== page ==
Democracy and the Zócalo
Travel Stories: As labor protests raged in Wisconsin, Maya Kroth found herself in Oaxaca, Mexico, getting in touch with American ideals
03.16.11 | 10:14 AM ET
When the union demonstrations erupted in Madison, I was 2,461 miles away, sitting on a park bench in Oaxaca, Mexico, with my mom. We were on our annual mother-daughter trip, and the bench in question was one of about 20 ringing an elevated gazebo in the center of Oaxaca’s famed zócalo, or public square, where it seemed half the city was taking refuge from the midday heat in the shade of the flowering jacarandas and Indian laurels.
Bordered on the north by an 18th-century cathedral, Oaxaca’s zócalo is surrounded on three sides by colonnaded colonial buildings that house restaurants, hotels and cafes. In the plaza, the air vibrates with the energy of city life. We sat, listening to strains of a live marimba band emanating from a restaurant nearby, and surveyed the scene: Kids gathered around a clown in one corner of the square; in another, shoeshine boys polished the loafers of businessmen, and vendors circulated throughout, hawking everything from hand-carved crafts to chicharrones to mylar balloons, which they bunched together by the hundreds, forming giant Technicolor blooms just like the one in the movie “Up.”
A UNESCO World Heritage site, Oaxaca’s zócalo is the undisputed center of the city, and the place where my mom and I always seemed to find ourselves hanging out when we didn’t have anywhere else to be. There’s a certain breed of traveler that tends to shun places that are specifically designed with her in mind—hotel restaurants, guided bus tours—and for that kind of traveler, the zócalo is perfect: It’s not just for tourists or for locals, for the rich or the poor, for teenagers or abuelas. It’s just there, for everybody.
Two days before, the zócalo been the site of a protest not unlike the one going on in Wisconsin. Perhaps not coincidentally, the political zeal of the people of Oaxaca is almost as famous as its central square. In 2002, demonstrators staged a tamale-eating sit-in to protest (successfully) the opening of a McDonald’s on the plaza; four years later, a teachers’ demonstration escalated into a deadly showdown between anti-government protesters and federal police. When we arrived in February, the townspeople were still abuzz over the events of the 15th, when President Calderon’s arrival in the city was greeted by a huge gathering of public schoolteachers demonstrating against a new tax break for parents who send their kids to private school. At some point, someone fired a shot—“troublemakers,” according to the women I chatted up at a nail salon—and pandemonium ensued; when the tear gas settled, some 20 protesters and five police officers had been injured.
Today, little evidence of the unrest remained in the tranquil zócalo. My mom and I compared notes on current events—Did you see the footage from Egypt? Did you read Paul Krugman’s take on Wisconsin?—and remarked how powerful it was to see those images of tens or hundreds of thousands of ordinary citizens filling Madison’s capitol building and Tahrir Square.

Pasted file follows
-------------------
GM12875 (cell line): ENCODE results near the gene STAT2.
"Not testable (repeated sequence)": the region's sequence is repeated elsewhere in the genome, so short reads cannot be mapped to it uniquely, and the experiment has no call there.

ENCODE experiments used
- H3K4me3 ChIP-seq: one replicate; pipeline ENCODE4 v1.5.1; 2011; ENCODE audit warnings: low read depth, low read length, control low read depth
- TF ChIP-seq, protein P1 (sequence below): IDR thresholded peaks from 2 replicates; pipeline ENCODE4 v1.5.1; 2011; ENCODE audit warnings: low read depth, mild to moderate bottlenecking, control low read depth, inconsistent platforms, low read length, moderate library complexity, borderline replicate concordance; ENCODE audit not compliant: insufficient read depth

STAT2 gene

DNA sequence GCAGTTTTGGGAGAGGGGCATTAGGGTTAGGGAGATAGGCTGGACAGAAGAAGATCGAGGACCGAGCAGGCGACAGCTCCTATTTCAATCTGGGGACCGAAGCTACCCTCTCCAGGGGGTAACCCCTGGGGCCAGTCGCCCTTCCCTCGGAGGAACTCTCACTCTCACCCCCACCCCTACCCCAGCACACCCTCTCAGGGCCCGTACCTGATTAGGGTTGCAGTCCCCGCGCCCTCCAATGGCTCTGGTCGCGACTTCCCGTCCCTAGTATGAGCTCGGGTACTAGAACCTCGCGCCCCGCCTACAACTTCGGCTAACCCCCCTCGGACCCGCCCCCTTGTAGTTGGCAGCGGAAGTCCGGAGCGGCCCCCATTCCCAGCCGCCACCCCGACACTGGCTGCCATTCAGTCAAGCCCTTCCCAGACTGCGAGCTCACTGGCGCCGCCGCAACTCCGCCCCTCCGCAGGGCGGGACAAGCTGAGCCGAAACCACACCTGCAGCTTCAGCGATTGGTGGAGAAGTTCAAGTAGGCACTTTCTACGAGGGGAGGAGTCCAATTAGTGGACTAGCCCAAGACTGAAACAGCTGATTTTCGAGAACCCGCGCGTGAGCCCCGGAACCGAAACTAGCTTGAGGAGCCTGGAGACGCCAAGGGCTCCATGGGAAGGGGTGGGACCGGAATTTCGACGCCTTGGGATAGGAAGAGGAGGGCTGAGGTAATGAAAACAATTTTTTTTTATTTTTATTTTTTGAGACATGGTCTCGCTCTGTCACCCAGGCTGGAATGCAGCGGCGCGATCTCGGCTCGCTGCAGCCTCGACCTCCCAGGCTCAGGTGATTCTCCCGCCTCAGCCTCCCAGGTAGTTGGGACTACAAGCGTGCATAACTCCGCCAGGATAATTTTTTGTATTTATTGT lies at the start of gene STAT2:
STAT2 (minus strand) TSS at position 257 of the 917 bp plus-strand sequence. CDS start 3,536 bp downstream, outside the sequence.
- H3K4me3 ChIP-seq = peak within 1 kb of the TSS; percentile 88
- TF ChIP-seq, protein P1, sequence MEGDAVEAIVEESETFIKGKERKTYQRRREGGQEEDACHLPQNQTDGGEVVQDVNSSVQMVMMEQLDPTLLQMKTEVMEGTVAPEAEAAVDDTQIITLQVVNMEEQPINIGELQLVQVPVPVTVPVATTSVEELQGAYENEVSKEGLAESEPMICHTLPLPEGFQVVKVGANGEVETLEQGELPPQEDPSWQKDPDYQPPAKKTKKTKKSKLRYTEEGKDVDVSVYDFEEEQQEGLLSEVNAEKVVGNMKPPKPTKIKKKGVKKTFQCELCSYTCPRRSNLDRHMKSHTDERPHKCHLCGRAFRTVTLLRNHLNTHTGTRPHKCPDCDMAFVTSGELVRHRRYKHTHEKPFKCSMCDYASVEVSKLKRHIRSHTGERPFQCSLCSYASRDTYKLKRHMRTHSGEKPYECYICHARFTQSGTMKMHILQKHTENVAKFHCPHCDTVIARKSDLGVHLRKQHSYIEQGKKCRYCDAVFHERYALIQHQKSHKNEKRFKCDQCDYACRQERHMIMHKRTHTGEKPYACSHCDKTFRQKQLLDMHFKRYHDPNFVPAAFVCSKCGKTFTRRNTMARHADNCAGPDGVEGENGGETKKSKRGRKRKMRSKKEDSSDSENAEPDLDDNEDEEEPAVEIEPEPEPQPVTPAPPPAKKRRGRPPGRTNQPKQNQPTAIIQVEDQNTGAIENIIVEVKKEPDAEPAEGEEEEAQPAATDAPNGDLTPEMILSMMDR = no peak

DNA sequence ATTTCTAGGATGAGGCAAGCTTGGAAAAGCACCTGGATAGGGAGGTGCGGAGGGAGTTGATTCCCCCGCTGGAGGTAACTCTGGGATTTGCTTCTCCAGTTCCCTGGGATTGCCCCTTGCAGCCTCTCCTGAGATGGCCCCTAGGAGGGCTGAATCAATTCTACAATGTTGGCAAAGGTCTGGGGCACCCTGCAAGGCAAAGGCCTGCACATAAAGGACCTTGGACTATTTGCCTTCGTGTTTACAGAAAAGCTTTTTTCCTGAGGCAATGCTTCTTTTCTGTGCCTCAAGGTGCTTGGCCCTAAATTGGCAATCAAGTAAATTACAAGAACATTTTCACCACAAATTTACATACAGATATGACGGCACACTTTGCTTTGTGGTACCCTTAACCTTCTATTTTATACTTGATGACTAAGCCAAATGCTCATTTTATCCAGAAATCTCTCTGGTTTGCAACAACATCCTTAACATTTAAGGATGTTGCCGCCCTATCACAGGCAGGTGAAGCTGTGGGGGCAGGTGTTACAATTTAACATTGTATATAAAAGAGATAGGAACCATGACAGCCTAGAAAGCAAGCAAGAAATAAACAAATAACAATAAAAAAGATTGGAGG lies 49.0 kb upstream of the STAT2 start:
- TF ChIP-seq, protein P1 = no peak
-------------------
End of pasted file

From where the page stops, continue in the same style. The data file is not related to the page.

It occurred to me then that if a similar movement were to gain momentum in most places I’ve been in the U.S., I wouldn’t have a clue where to go to join a protest. While the zócalo was the obvious place for such a thing here in Oaxaca, in many American cities and towns there is no equivalent, no evident central meeting place. As has been observed by numerous scholars (notably the sociologist Ray Oldenburg), some newer American communities were constructed without adequate public spaces—neutral territory away from home and work where citizens can freely gather. Even in older cities or neighborhoods that once had a historic town square, those areas today have often been turned into carnivals of capitalism, dominated by retail stores and advertising that encourage consumption above community. Today’s American public space is not Main Street; more often than not, it’s a shopping mall.
Here in the zócalo, however, there were plenty of free public places to sit, rest, chat, people-watch, or, like the teenagers on the next bench over, practice the finer points of tonsil hockey, all without spending a dime. (Although we were extorted by a saucer-eyed 6-year-old girl who roamed from bench to bench, selling stickers for a peso each.)
On our last day in Oaxaca, my mom and I ambled to the zócalo one last time. It was a Sunday, and the women were dolled up in dresses and heels, the men showing off big, shiny belt buckles and cowboy hats. A group of maybe 200 people clustered together at the northwest corner of the plaza, all wearing white, some in T-shirts reading, “Oaxaca merece paz (Oaxaca deserves peace),” one man holding a megaphone. I asked a bystander what it was all about, and he explained that it was a demonstration condemning the behavior of the troublemakers who had wreaked havoc during the earlier rally. In Oaxaca, it seems, even the protests inspire protests.
The assembly was orderly and dispersed without incident about 10 minutes later; the white-clad participants dissolved into the larger zócalo crowd, and life went on as usual. I got the feeling that this simple act—taking to the streets, gathering together with one’s neighbors—was part and parcel of daily life in this place. This is ordinary, everyday democracy in action, all thanks to one fantastic, free and accessible public space.